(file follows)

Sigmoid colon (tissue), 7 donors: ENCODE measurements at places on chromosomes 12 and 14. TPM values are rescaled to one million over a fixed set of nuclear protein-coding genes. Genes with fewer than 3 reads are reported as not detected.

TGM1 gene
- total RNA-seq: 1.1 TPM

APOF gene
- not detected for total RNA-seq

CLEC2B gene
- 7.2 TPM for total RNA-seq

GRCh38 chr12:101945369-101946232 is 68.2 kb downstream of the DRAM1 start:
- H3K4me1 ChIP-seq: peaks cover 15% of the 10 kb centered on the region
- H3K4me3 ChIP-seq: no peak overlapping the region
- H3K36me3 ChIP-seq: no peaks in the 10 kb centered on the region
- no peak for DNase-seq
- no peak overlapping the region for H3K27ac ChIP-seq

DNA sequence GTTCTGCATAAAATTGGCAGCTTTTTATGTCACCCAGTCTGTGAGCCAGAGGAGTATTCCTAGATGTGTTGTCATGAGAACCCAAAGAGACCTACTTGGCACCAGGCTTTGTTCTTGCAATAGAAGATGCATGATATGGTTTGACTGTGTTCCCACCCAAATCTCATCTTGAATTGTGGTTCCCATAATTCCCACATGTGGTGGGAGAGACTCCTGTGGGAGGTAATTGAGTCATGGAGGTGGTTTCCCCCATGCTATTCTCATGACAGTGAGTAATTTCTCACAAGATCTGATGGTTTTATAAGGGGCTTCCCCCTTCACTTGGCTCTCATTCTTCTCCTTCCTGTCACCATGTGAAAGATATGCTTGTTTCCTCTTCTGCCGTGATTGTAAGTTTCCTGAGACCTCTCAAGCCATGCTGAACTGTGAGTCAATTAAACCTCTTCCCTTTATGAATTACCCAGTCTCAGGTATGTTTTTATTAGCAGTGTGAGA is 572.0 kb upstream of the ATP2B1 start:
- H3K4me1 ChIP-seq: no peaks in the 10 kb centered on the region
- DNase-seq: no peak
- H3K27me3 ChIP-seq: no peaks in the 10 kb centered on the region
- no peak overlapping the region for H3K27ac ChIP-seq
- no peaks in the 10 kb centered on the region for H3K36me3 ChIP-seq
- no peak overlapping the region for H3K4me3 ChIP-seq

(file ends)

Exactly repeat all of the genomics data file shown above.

Sigmoid colon (tissue), 7 donors: ENCODE measurements at places on chromosomes 12 and 14. TPM values are rescaled to one million over a fixed set of nuclear protein-coding genes. Genes with fewer than 3 reads are reported as not detected.

TGM1 gene
- total RNA-seq: 1.1 TPM

APOF gene
- not detected for total RNA-seq

CLEC2B gene
- 7.2 TPM for total RNA-seq

GRCh38 chr12:101945369-101946232 is 68.2 kb downstream of the DRAM1 start:
- H3K4me1 ChIP-seq: peaks cover 15% of the 10 kb centered on the region
- H3K4me3 ChIP-seq: no peak overlapping the region
- H3K36me3 ChIP-seq: no peaks in the 10 kb centered on the region
- no peak for DNase-seq
- no peak overlapping the region for H3K27ac ChIP-seq

DNA sequence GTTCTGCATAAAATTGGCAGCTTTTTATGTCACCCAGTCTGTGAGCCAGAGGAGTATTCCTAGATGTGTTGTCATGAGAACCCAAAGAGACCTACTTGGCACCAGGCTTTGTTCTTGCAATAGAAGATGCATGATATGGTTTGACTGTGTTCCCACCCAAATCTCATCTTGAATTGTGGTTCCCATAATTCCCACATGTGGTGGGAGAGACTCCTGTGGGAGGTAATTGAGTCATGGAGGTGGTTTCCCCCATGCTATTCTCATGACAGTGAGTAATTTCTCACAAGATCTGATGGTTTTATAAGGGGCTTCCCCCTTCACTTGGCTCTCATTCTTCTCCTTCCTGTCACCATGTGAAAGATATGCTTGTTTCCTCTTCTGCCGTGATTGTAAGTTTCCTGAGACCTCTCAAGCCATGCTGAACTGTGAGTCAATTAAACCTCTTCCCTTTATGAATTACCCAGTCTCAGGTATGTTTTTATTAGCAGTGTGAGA is 572.0 kb upstream of the ATP2B1 start:
- H3K4me1 ChIP-seq: no peaks in the 10 kb centered on the region
- DNase-seq: no peak
- H3K27me3 ChIP-seq: no peaks in the 10 kb centered on the region
- no peak overlapping the region for H3K27ac ChIP-seq
- no peaks in the 10 kb centered on the region for H3K36me3 ChIP-seq
- no peak overlapping the region for H3K4me3 ChIP-seq